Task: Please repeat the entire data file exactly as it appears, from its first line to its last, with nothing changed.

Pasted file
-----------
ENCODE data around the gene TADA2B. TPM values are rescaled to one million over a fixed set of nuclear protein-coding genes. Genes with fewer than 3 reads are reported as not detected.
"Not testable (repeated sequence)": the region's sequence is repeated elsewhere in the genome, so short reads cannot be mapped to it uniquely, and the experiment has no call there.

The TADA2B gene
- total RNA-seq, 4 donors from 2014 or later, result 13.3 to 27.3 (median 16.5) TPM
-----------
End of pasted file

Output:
ENCODE data around the gene TADA2B. TPM values are rescaled to one million over a fixed set of nuclear protein-coding genes. Genes with fewer than 3 reads are reported as not detected.
"Not testable (repeated sequence)": the region's sequence is repeated elsewhere in the genome, so short reads cannot be mapped to it uniquely, and the experiment has no call there.

The TADA2B gene
- total RNA-seq, 4 donors from 2014 or later, result 13.3 to 27.3 (median 16.5) TPM